DUBAI // More than 8,600 bicycles have been confiscated by traffic police this year, resulting in a sharp decline in the number of fatal accidents, authorities say.
The confiscated bicycles are sold at auction but their owners, many of whom rely on them for work, say the seizures are an overreaction.
"The police said I should not be riding my cycle on roads where cars go at more than 60kph. I didn't know that," said Bijoy Joseph, who rides daily from Jumeirah to Al Barsha.
"I just wish they didn't keep our cycles because it's very expensive for us. Buses don't take us where we need to go. Cycling is the only way we can reach places on our own."
But police said fewer accidents showed how effective the measure was.
"The number of people killed in bicycle accidents has dropped due to this measure," said Lt Col Saif Al Mazroui, the deputy head of the Dubai Police traffic department.
Only one person died in a cycling accident in the first nine months of this year, compared with seven in the same period last year.
The total number of accidents dropped by about a third, as 15 accidents were registered in the first nine months of this year compared with 22 in the same period last year.
The number of bicycles seized in Dubai more than doubled this year.
Officers have seized 8,650 bicycles, compared with 3,960 bicycles in the same period last year, Dubai Police statistics show.
However, in the past two years the number of people using bicycles has increased, say traffic police, with most using them for transport rather than sport.
All riders must wear a helmet and reflective vests, and bicycles must have lights on the back and front.
Cycling is not allowed on main roads with a limit of more than 80kph and inner roads with a limit above 60kph.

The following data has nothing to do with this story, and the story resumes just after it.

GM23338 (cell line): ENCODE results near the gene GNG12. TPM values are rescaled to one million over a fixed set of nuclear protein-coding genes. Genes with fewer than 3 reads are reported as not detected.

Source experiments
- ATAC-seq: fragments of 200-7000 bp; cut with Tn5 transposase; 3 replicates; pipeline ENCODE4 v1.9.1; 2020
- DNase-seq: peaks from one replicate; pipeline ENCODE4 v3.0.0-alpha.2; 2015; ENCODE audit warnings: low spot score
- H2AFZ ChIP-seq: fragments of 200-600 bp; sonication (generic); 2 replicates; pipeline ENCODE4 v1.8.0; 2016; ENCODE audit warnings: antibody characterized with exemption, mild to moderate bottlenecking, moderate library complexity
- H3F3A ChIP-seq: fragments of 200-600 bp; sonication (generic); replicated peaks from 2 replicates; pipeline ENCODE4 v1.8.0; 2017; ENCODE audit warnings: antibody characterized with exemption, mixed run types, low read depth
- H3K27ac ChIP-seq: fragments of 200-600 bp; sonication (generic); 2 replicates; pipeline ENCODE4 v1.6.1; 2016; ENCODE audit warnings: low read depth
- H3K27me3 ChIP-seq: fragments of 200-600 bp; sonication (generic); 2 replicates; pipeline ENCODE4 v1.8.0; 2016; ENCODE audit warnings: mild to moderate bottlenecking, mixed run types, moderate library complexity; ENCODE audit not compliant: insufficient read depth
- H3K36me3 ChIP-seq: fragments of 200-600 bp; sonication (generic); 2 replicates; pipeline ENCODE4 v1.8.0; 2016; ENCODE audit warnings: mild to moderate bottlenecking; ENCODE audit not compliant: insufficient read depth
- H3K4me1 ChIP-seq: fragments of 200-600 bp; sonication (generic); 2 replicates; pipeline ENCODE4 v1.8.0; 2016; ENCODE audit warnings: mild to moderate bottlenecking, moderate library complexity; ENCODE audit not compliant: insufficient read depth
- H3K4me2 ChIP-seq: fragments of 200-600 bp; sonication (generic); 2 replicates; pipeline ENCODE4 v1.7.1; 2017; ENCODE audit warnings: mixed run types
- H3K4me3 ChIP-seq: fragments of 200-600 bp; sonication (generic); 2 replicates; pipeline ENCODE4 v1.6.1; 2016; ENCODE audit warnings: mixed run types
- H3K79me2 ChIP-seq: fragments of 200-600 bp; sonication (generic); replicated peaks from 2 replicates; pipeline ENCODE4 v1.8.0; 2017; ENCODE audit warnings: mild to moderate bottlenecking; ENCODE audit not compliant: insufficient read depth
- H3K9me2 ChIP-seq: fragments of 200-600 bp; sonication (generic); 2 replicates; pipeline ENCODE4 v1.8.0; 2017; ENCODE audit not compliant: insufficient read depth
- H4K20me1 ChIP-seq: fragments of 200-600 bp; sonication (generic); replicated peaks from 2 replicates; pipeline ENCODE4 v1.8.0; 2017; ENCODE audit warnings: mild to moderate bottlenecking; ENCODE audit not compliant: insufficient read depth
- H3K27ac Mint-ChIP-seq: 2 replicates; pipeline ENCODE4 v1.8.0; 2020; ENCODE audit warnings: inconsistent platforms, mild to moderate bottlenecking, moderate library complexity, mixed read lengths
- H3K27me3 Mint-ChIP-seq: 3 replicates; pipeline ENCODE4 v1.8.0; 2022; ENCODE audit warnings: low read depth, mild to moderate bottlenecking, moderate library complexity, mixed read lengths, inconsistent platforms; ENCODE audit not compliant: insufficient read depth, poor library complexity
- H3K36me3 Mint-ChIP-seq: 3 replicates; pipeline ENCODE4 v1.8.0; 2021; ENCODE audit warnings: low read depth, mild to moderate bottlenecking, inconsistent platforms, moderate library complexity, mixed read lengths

"Many cyclists drive along highways such as Emirates Road and Sheikh Zayed Road, and this is dangerous," Lt Col Al Mazroui said.
Police said workers were responsible for most offences.
Rahman Abdul, a delivery man in the Burjuman area, said he thought it was safer to ride his bicycle in the opposite direction to traffic.
"I thought I should ride so the cars can see me clearly. I didn't know it was against the rules," Mr Abdul said.
"How can I afford a new cycle? My boss says it's my fault so he won't get me another one. Now how will I send money home? How will I find work?"
Social workers say it is vital to make workers understand the importance of safety.
"It's their livelihood," said Sofia Bhatti, the project manager of a Dubai charity that helps to provide workers with clothes and toiletries. "We need to do something constructive to help.
"We would like to ensure they are protected with the right equipment. The police are doing their job but we could raise awareness about safety among the labourers."
Some workers said they sometimes ignored the rules to get to places faster.
"I know I should not ride on Al Mankhool Road but it's the fastest way for me to get to my job," said Rizwan Ahmed, a plumber, whose bicycle was recently confiscated.
Anil, a van driver, said he had little sympathy for cyclists who did not obey the rules.
Anil said he witnessed a fatal accident last month in which a cyclist without a helmet was knocked down while riding across an unlit road.
"Once their cycle is confiscated, they will think hard before riding on a busy highway and without safety equipment," he said.
"It's for their own safety. If they don't care about their own life, who will?"
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